On Saturday February 3, 1945 the United States Eigth Air Force, send 1,500 bombers lead by Lieutenant Colonel Robert Rosenthal of the 100th Bombardment Group escorted by 1,000 fighters to attack the Berlin railway system as the Russion Army approched from the east. The 34th Bombardment Group from Mendlesham AFB sent 38 aircrafts on the mission led by Lieutenant Colonel Roy E. Tavasti flying in B-17 43-38113 "Wee Willie’s Wolves". 36 aircrafts from the 34th dropped 90 tons of bombs on the primary target and only 2 aircrafts failed to drop their bombs.
Lieutenant Colonel Tavisti later wrote
We expected to take a severe beating because of the reproted 500 heavy anti-aircraft guns that defended the city. On the bomb run to our particular target the prospects didn't appear too rosy. The bomb group immediatly ahead of the 34th completely disapeared in a black cloud of flak smoke with the exception of two or three momentary large orage flashes that indicated catastrophic explosions of bobmers ahead of us. Then a strage thing occured. The 34th, wich was leading the 93rd Bomb Win slipped in and out of the target area with nearly no shots fired at us. I can only speculate that, the flak guns were over-heated by the time we came into range. As a consequence, we had a free ride while the guns were cooling. As it turns out, the mission to Berlin unexpededly eneded up being somehwat of a a nerve-shattering milk-run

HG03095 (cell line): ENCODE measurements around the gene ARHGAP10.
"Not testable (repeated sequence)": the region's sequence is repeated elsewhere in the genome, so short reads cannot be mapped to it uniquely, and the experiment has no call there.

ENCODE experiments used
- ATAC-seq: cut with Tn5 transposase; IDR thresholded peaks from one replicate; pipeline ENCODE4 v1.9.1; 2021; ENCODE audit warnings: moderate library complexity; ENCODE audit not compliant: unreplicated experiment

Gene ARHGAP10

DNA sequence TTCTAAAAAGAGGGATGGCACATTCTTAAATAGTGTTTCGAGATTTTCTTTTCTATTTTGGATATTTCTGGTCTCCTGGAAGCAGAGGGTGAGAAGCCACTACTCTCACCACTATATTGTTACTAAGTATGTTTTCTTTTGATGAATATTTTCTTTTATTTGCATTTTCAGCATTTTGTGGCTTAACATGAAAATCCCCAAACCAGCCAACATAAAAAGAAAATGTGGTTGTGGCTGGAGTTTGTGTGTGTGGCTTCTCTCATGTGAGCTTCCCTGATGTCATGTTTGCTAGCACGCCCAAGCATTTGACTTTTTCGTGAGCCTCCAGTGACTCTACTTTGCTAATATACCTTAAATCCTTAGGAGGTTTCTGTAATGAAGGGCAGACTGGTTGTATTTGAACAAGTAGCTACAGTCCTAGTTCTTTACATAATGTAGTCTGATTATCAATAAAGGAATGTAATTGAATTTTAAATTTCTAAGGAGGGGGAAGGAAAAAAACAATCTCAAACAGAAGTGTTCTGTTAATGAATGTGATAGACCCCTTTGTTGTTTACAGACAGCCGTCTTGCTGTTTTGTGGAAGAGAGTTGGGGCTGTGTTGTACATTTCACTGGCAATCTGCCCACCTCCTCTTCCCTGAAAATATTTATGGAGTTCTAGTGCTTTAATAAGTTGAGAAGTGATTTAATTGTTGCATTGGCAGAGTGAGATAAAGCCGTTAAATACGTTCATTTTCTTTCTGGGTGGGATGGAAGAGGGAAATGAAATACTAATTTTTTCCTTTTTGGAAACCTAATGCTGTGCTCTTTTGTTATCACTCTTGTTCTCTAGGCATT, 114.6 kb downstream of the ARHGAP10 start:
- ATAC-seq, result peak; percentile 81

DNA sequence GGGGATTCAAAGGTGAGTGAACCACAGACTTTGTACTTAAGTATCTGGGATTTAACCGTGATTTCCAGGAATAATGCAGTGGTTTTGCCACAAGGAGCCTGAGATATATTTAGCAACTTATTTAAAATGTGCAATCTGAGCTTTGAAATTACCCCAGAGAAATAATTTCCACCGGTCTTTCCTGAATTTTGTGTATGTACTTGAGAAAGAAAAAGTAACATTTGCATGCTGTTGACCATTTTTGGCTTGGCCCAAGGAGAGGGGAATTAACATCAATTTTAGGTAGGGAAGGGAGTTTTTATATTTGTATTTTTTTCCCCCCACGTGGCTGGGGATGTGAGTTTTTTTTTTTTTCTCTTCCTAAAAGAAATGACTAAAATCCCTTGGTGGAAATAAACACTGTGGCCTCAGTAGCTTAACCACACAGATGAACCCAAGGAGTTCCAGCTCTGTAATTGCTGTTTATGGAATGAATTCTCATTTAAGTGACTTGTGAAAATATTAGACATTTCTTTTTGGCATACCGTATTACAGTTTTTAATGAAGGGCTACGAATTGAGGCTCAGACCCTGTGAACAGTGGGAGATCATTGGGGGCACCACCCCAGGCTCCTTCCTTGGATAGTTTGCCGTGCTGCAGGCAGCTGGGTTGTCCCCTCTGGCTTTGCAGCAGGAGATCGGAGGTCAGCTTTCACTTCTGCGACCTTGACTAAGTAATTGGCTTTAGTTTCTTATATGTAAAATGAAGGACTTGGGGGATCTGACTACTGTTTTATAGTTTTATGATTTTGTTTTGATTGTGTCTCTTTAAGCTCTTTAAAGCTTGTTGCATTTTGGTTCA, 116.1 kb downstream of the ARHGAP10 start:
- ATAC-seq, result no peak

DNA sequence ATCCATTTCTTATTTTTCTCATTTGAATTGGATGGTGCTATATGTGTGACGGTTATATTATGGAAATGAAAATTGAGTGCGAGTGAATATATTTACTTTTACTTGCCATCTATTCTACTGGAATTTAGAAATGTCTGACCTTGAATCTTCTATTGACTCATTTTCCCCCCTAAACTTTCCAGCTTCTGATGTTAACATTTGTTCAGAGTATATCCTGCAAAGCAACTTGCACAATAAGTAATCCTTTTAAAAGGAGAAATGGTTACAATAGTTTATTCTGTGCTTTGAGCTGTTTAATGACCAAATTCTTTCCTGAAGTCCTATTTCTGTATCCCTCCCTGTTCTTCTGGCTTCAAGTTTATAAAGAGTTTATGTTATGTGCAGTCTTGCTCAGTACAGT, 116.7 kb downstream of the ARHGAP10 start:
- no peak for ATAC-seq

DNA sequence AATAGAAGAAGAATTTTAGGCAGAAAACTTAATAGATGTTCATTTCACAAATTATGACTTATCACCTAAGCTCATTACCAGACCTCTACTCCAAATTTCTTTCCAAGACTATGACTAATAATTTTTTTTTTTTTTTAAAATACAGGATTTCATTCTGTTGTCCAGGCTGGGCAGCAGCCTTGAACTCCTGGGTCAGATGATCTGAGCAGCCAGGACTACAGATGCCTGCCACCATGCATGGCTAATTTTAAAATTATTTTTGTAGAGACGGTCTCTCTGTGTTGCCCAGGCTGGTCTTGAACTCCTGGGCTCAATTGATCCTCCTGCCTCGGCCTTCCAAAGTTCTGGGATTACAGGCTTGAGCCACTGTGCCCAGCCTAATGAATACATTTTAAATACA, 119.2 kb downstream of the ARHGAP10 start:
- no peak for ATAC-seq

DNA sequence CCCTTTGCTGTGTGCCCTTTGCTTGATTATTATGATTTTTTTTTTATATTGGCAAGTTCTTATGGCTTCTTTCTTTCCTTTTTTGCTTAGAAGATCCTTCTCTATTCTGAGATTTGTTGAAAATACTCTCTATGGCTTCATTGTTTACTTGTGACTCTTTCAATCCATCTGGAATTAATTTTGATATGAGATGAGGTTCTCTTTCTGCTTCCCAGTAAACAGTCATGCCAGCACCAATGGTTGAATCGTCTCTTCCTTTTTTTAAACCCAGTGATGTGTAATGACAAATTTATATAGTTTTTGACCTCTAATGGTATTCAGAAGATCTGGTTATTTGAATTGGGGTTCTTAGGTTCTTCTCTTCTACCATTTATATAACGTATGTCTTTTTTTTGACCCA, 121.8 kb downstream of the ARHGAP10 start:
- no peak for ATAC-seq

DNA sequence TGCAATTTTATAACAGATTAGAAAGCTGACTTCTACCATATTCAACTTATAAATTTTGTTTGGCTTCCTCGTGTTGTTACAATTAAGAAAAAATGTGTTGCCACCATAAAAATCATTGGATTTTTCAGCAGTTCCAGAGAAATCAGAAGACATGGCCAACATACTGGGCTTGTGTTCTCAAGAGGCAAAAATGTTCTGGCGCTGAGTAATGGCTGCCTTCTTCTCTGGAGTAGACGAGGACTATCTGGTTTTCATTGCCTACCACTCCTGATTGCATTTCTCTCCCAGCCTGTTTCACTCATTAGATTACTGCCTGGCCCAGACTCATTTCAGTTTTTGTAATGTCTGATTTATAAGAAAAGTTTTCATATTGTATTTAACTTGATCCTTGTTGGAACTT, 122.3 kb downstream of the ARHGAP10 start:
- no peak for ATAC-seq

The photographs below this page are a collection from a full uncut roll of film taken by Lew Funk that wonderfully preserves the 34th Bomb Group's role in the massive raid on Berlin on February 3, 1945.
They show the 34th Bomb Group's role in the massive raid on Berlin on February 3, 1945. The sequence of the pictures in this collection preserve the story of the flight across the English Channel, bombs dropping on the target, the surprisingly light flak the men endured over enemy territory, and their safe return home to Mendlesham Air Force base. The American air attack on Berlin's railway system on February 3rd was one of the heaviest of the entire war. Overall 1,500 bombers from the Eighth Air Force flew this mission and 1,000 fighters joined to protect them. The 34th Bomb Group dispatched 38 planes for this mission and dropped 90 tons on the primary target.
Lew Funk's log from this mission state: 2-3-45 Berlin Germany, Out to squash the town 300lb Bombs at 50 ft. Intervals, 1500 Aircrafts, Did a damn good job. Pilot Hammersley, Ship #343, Time 6:35 - Further research shows Lew Funk actually flew with the Hammersley crew on 43-38343 "The Big Gear" two versions of his logs show two different aircraft number, but the official records of the day confirm he was on 43-38343.
These photos were all taken from B-17 43-38343
The Big Gear flow by the Hammersley crew:
This collection of photographs has special historical value because the pictures are from an in-tact roll of film which accurately preserves the order of events and many of the pictures include aircrafts with visible tail numbers which accurately identify them.
These images were originally shot on color film, but the color degraded over time. This caused most the colors to oxidize and turned orange. Only a little bit of red that survived in the images. To best preserve the images most them are rendered in black and white like other images from that period.
Here are some photos of the processing used to digitize this role of film. The job required a jig to to hold the role of film as I moved it across the scanner. I scanned each image on the role one by one taking special care not to scratch or dammange the film.